To sum up, we can state that in order to adopt a Hydrogen Economy framework, the government and policymakers would have to adopt the following strategies: –

  • Promote all clean hydrogen technologies

Delve into research and make innovations in all clean hydrogen technologies in order to unlock all sustainable production pathways and to move away from fossil-fuel production.

  • Build on existing gas infrastructure

The natural gas transmission network can be used to integrate hydrogen in a cost-efficient way at a miniscule 10-15% of the cost of a newly built hydrogen pipeline.

  • Accelerate deployment of electrolysers

The development of electrolysers cannot wait until 100% of electricity is from renewable sources. Support is needed for the deployment of electrolysers connected to the electricity grid and low carbon generation plants in order for it to work efficiently.

  • Scale up hydrogen projects by 2030

It necessitates long-term offtake commitments for clean hydrogen produced for industrial, transportation, heating and synfuels projects. A clear regulatory framework and supportive mechanism that promotes investments is required.

  • Promote projects of common regional interest

It is believed that the government shall promote strategic thinking and move towards projects which will aid the common public at large. Initiatives like reduction of pollution, taking steps to reduce Greenhouse gasses, decrease the emissions of Chlorofluorocarbons, ban the use of fossil fuels, which would definitely be in favour of saving the current global scenario in totality.

Green hydrogen is the best and cleanest source of energy, which can play a fundamental role in the world’s decarbonization plans. Continuous efforts are being made to make green hydrogen the most affordable fuel option by bringing down its cost to $2 per kg. India’s ambitious plans of installing 450 GW of renewable energy capacity will only fuel its drive to become the global hub of manufacturing green hydrogen. The ultimate aim of the government is to bring down the cost of green hydrogen to $1 per kg and have five million metric tonnes per annum (MMTPA) green hydrogen capacity by 2030 in India.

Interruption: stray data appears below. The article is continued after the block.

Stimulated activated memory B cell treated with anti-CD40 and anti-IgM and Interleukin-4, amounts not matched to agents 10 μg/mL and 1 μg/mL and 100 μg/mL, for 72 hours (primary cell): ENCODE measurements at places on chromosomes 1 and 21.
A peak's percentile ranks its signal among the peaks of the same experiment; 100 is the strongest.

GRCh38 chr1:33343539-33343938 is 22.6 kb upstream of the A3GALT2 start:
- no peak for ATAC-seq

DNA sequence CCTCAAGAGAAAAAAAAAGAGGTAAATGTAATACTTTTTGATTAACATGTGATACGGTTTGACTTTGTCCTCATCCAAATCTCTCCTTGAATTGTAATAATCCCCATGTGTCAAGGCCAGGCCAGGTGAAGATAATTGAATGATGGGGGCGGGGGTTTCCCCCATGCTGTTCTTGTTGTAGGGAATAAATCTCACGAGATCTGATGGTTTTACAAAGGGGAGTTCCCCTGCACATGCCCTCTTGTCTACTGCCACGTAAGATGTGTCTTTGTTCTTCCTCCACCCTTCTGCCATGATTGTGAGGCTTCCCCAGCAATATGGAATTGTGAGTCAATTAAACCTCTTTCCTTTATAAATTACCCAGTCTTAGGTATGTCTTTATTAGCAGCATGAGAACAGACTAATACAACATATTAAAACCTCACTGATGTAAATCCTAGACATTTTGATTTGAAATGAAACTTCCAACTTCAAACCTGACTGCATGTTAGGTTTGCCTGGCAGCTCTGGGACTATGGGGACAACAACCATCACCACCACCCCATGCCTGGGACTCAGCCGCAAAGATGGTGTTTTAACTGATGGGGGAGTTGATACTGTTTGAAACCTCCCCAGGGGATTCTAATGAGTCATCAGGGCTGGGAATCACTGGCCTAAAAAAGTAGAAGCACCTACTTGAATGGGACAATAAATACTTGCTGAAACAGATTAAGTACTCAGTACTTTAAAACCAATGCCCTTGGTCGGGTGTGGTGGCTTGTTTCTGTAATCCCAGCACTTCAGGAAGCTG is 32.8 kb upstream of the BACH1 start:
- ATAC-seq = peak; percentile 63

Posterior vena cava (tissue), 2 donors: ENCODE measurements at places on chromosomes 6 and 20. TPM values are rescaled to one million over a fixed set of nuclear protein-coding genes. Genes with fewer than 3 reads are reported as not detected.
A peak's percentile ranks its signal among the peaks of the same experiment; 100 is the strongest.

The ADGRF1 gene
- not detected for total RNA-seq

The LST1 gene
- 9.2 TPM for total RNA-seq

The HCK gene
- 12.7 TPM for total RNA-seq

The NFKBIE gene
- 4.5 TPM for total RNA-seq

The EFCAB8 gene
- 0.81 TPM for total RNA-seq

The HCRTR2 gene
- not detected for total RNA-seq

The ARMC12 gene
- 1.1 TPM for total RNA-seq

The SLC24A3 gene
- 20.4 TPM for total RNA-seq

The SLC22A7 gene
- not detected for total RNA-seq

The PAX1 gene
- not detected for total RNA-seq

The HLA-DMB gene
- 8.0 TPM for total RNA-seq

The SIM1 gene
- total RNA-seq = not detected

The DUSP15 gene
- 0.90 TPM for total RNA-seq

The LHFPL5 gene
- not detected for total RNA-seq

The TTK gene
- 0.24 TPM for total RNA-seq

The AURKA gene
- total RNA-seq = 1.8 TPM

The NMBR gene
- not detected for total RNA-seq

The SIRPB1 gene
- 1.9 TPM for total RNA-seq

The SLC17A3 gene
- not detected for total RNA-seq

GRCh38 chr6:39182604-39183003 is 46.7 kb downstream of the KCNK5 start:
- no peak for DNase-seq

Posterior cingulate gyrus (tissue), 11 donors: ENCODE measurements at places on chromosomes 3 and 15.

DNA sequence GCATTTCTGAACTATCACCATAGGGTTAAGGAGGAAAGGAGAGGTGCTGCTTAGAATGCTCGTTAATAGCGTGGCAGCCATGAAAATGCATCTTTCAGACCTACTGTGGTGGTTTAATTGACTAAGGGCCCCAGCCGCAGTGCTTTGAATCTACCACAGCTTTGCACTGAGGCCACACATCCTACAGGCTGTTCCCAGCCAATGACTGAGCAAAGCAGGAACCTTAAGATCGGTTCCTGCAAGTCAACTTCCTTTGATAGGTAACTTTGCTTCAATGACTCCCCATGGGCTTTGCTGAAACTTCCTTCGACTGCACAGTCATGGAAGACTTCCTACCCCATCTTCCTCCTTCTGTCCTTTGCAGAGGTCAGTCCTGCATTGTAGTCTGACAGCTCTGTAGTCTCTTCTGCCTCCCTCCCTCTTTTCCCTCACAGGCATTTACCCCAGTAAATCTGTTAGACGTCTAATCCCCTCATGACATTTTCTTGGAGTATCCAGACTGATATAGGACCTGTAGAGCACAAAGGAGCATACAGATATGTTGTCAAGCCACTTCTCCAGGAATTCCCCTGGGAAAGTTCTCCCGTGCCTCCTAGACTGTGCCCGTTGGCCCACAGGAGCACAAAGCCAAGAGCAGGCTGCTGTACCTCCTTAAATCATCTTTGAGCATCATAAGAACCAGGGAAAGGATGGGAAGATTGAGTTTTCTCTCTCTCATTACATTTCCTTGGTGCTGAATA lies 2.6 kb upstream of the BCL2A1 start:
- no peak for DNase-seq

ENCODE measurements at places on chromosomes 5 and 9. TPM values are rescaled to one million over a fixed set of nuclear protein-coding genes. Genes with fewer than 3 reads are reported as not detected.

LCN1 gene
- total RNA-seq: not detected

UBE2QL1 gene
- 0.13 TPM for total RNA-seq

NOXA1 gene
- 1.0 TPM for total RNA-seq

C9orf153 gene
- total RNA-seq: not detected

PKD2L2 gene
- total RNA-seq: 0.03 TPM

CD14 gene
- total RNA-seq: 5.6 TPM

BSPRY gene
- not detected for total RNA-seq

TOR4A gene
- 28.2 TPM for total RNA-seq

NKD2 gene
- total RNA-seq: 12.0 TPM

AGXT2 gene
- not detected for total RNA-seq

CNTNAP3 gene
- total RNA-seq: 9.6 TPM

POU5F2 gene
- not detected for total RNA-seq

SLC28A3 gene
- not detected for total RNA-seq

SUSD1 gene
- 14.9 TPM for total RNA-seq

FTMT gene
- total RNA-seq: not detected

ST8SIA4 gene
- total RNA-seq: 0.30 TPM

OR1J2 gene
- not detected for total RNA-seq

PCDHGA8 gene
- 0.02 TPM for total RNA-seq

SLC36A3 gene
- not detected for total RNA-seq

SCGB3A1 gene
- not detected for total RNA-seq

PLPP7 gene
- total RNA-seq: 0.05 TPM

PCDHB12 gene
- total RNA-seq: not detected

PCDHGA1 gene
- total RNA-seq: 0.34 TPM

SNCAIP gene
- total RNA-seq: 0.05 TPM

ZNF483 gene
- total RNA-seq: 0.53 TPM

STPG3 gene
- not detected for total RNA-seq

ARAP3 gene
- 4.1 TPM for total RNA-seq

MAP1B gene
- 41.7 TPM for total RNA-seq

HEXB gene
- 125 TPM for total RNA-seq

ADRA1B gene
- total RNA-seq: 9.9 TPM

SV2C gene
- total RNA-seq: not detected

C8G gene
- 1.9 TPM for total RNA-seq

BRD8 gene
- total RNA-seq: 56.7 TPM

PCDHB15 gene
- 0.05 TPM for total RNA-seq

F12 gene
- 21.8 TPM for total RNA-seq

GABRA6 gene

References:

Benefits of the Hydrogen Economy — Hydrogen Energy Center. (n.d.). Hydrogen Energy Center. Retrieved August 1, 2022, from https://www.hydrogenenergycenter.org/benefits-of-the-hydrogen-economy

´´(. (2021, April 19). YouTube. https://www.sciencedirect.com/topics/engineering/hydrogen-economy

Bhattacharjee, S. (2021, November 23). Explained: The Hydrogen Economy And How India Plans To Steer It. CNBC TV18. Retrieved August 1, 2022, from https://www.cnbctv18.com/energy/explained-the-hydrogen-economy-and-how-india-plans-to-steer-it-11566712.htm

The Future of Hydrogen – Analysis. (n.d.). IEA. Retrieved August 1, 2022, from https://www.iea.org/reports/the-future-of-hydrogen

Moda, G. (2022, May 30). How can India unlock its green hydrogen ambitions? EY. Retrieved August 1, 2022, from https://www.ey.com/en_in/energy-resources/how-can-india-unlock-its-green-hydrogen-ambitions

CO2 emissions (metric tons per capita) – India | Data. (n.d.). World Bank Data. https://data.worldbank.org/indicator/EN.ATM.CO2E.PC?locations=IN